Sound — 7
So the welsh heavy metal brigade returns with the much anticipated follow-up to their 2005 debut. Back then they stormed onto the metal uk metal scene armed to the teeth with their critically acclaimed album The Poison. Now, 3 years later do they still have what it takes to be a serious contender and earn their stripes, or as they put in one of their own songs are they "just another star that's burned out too quickly"? The answer is yes and no. The album starts of with very promisingly with the first title track kick starting into a frenzy of barrage drums and straight into a mosh-pit friendly riff with a sense of gained maturity since The Poison. Everything is spot on, with fantastic break-downs, a towering solo and instantly memorable chorus. Matts vocal style has changed slightly, he manages to sound more agressive without screaming as much, which really shows that he's grown up and understands that screaming doesnt't make a song necessarily heavier or more aggressive. There's a hint of classic metal emerging through their own sound style that, dare I say it reminds us of metallica. This same mentality goes straight on to the next song Eye of the storm which has a brilliant driving classic metal riff with some wonderful deul harmonies. there are some killer tunes here such as the mental Waking The Demon, Eye of the storm, the heartfelt Say good bye, End of days and Scream aim fire. These are songs you'll put on repeat when you listen to them. However, and this is a BIG however, for every killer song is an absoloute duffer. Halfway through the album and you'l want to eject it from your CD drive. There are some incredibly unspectacular songs, and the energy and drive fizzles out. Deliver us from evil is totally random, Dissapear sounds lik a rehashed, recycled song form the Poison with weak sing-along vocals, and Forever and Always is unbelievably cheesy and flat. As though they are running out of ideas and falling back on old tricks, towards the end it's sounds like a generic metalcore affair. A shame considering if the album does shine very brightly at times. it's a case of huge unfulfilled potential. The guitars work in perfect chemistry (evident in Waking the demon)and have wonderfull tone, however the vocals prove to be a bit of a hit and miss affair. In some songs matt opts for a aggresive/clean style (Scream aim fire, Eye of the storm), and then half way through decides to ditch them in favour of hollow unemotional "does the job" kind of vocals a la "Dissapear" and "Take it out on me". This can make things feel disjointed and inconsistent. Musically the band has evolved and their sense of dynamic has improved vastly, with Matt's brilliant sense of melody and ability to write memorable choruses immediatley evident.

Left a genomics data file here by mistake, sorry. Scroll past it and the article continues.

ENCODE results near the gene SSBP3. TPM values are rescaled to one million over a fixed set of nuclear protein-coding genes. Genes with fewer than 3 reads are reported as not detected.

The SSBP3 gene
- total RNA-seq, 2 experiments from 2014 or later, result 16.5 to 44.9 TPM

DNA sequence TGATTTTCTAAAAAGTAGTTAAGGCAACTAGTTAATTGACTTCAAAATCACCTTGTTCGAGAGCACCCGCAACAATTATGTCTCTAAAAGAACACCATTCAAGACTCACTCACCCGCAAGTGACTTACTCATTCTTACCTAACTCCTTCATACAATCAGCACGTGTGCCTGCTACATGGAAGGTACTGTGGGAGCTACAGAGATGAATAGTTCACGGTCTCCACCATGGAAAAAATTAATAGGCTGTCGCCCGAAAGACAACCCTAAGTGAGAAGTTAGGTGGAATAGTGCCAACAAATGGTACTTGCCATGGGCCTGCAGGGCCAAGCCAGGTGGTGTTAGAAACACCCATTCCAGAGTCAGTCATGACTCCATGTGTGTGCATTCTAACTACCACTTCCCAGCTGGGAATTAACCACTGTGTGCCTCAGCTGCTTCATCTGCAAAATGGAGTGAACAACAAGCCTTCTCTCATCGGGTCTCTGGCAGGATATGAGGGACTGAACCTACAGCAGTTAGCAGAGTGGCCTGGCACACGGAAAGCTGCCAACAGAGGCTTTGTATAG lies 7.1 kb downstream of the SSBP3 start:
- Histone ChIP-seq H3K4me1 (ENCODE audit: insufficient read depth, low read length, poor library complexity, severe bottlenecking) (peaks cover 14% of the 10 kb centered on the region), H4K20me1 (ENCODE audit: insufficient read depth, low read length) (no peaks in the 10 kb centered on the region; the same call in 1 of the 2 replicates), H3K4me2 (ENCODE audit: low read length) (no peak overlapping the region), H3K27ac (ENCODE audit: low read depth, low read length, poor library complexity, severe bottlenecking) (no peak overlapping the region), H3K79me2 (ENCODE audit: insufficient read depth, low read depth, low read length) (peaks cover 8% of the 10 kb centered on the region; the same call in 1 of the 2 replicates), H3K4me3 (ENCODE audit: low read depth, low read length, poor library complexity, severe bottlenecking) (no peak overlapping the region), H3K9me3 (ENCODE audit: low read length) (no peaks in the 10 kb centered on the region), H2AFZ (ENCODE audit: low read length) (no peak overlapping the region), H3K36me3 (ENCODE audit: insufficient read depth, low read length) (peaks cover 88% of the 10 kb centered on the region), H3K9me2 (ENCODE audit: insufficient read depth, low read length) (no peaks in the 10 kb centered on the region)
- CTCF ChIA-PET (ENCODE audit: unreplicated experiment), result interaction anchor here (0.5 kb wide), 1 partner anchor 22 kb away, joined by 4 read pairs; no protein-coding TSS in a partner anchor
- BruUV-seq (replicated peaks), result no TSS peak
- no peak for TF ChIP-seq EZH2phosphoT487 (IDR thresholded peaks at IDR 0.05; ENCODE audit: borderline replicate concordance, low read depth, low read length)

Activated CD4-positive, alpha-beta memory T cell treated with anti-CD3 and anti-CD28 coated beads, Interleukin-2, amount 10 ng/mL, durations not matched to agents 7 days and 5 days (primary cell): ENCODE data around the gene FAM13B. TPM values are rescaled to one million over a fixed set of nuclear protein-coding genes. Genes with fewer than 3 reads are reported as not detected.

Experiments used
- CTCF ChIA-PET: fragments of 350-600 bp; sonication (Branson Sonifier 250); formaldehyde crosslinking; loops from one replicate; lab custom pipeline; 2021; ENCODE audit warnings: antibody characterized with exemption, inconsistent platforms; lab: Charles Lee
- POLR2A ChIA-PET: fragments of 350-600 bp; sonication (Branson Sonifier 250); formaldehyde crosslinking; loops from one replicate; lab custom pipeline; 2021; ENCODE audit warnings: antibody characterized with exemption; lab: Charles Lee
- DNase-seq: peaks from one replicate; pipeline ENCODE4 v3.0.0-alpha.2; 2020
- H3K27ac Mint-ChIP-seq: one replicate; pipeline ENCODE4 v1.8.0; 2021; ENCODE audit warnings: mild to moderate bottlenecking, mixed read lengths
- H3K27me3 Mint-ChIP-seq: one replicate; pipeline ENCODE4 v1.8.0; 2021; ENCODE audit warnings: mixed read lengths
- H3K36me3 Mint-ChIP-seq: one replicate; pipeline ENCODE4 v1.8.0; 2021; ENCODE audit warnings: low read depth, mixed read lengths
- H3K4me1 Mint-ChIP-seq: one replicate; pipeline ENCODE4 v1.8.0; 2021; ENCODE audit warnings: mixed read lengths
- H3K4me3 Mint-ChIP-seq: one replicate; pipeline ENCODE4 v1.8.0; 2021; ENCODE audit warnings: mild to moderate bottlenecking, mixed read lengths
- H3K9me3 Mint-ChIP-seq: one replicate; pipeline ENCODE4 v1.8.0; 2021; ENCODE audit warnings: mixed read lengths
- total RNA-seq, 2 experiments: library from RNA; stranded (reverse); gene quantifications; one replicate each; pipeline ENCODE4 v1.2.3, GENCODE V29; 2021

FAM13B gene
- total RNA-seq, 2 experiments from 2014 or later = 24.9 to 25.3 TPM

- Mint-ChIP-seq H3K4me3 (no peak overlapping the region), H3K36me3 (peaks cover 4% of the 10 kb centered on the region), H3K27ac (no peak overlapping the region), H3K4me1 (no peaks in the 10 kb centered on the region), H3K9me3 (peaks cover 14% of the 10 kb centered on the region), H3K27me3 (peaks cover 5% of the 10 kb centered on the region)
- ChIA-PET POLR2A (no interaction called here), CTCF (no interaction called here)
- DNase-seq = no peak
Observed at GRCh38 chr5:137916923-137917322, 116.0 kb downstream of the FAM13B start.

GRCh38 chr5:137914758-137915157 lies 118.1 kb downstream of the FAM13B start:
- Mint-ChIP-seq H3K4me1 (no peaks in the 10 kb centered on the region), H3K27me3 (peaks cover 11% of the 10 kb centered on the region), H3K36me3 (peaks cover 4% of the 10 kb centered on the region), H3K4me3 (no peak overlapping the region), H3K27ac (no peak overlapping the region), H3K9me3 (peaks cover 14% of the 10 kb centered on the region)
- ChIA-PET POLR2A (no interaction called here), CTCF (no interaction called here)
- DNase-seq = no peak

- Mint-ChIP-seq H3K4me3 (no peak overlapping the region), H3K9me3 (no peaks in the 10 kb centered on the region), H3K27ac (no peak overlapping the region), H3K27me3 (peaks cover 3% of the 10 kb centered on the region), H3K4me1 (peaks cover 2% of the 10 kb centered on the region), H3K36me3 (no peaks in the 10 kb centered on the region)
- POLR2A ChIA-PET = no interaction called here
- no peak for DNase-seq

Lyrics — 9
From a lyrical point of view this album shines.The lyrics a varied and relevant and don't always fall back on the same theme. it's obvious to me that Matt Tuck spent a lot of time getting his point across clearly and talks about things many can relate to. Scream Aim Fire the track, is very in your face describing the horrors of a battlefield: "Limbs are flying, men are crying, such a hurtfull sight, the call is made it's one for all, Take no prisoners!" He doesn't try to question wars or go too deep and start prattling on about his opinion, it's very much a song describing the hardships of being on the front lines. There is an awesome "Over the top"! chant during the chorus, which is a tailor-made excuse to get people to chant and punch their firts in the air at live shows to build up the atmosphere. Waking the demon tackles bullying and is about not letting people walk all over you and to stand up for yourself and unleesh your "Inner demons". The lyrics range from violence and environmental destruction to love, and even what sounds like a tribute to the fans. "Forever and always" from what I can tell is about thanking the fans for support and reassuring them that they will always be on the stage for them no matter what. Deliver us from evil, as well as being an extreemly tiresome repetitive affair of a song, also has bland lyrics to accompany it, and to this day I still don't what he's actually on about. I don't think he does either.
Overall Impression — 7
Its BFMV's ability to create their own breed of catchy yet aggressive metal that is accessible to a wider audience, from die hard metal heads to casual listener who maybe aren't into heavy music. They've outlived the metalcore tag and created their own unique blending of modern memorable metal with faster classic, almost thrashy metal. The album is a 50-50 mix of fantastic and unspectacular. They obviously have the ability and the potential to become something truly great, and this album falls just short of the mark. Maybe on their next album they will iron out their creases and build on the best parts of this album to create a true "classic."